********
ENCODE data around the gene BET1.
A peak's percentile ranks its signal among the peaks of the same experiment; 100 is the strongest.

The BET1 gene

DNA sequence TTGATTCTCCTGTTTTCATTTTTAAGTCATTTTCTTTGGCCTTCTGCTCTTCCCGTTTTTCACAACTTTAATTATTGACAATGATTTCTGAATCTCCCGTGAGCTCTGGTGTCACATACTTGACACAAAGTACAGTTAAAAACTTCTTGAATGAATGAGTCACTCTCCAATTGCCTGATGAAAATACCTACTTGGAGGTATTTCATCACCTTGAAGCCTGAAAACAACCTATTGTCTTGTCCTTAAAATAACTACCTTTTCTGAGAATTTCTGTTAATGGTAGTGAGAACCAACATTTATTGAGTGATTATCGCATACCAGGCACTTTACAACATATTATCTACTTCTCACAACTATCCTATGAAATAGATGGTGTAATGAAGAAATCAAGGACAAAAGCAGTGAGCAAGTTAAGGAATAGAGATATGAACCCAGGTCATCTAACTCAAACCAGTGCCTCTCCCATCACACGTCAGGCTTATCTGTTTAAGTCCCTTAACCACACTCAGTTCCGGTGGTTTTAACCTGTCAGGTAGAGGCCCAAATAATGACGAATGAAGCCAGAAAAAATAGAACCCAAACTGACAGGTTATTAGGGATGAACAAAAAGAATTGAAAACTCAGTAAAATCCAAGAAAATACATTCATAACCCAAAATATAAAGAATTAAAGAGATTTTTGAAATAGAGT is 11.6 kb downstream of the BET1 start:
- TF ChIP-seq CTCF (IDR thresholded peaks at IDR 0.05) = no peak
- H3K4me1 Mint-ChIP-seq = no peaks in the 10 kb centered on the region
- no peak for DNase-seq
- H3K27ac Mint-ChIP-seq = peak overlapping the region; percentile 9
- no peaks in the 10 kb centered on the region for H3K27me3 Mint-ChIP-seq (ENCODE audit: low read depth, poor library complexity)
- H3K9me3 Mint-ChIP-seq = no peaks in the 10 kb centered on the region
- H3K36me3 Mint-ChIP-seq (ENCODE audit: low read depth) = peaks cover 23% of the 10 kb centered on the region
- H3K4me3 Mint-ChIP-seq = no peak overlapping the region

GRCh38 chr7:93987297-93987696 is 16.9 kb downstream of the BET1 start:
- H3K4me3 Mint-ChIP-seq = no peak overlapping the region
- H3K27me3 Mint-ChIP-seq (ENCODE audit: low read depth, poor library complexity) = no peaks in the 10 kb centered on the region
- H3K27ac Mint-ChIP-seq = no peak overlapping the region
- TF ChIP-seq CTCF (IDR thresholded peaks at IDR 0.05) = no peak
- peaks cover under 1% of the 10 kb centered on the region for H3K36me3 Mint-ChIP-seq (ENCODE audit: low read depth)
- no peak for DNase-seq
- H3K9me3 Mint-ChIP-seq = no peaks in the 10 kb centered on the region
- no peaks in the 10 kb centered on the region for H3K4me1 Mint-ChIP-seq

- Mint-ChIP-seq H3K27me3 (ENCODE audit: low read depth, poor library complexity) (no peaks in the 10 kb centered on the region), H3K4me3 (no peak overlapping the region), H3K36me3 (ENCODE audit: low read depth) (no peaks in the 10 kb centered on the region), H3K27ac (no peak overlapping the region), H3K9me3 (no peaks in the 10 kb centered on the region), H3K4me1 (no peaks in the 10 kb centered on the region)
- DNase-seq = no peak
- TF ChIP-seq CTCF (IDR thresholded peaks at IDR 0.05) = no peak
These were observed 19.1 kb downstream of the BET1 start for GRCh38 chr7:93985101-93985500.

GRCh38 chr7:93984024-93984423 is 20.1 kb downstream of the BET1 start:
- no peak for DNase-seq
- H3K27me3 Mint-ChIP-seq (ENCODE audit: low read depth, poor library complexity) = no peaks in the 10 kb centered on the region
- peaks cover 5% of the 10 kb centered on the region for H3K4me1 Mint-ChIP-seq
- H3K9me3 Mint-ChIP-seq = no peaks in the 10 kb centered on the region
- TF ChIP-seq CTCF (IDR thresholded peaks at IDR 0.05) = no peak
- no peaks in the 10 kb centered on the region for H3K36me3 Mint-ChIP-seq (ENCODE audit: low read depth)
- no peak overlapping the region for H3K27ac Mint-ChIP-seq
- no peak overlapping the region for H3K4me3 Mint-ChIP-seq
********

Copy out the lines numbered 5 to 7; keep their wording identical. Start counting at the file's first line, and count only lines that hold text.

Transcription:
- TF ChIP-seq CTCF (IDR thresholded peaks at IDR 0.05) = no peak
- H3K4me1 Mint-ChIP-seq = no peaks in the 10 kb centered on the region
- no peak for DNase-seq